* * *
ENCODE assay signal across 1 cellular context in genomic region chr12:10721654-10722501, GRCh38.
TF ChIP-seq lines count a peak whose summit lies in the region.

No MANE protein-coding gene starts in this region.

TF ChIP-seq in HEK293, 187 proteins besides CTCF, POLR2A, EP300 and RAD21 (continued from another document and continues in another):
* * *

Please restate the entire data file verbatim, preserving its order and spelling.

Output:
ENCODE assay signal across 1 cellular context in genomic region chr12:10721654-10722501, GRCh38.
TF ChIP-seq lines count a peak whose summit lies in the region.

No MANE protein-coding gene starts in this region.

TF ChIP-seq in HEK293, 187 proteins besides CTCF, POLR2A, EP300 and RAD21 (continued from another document and continues in another):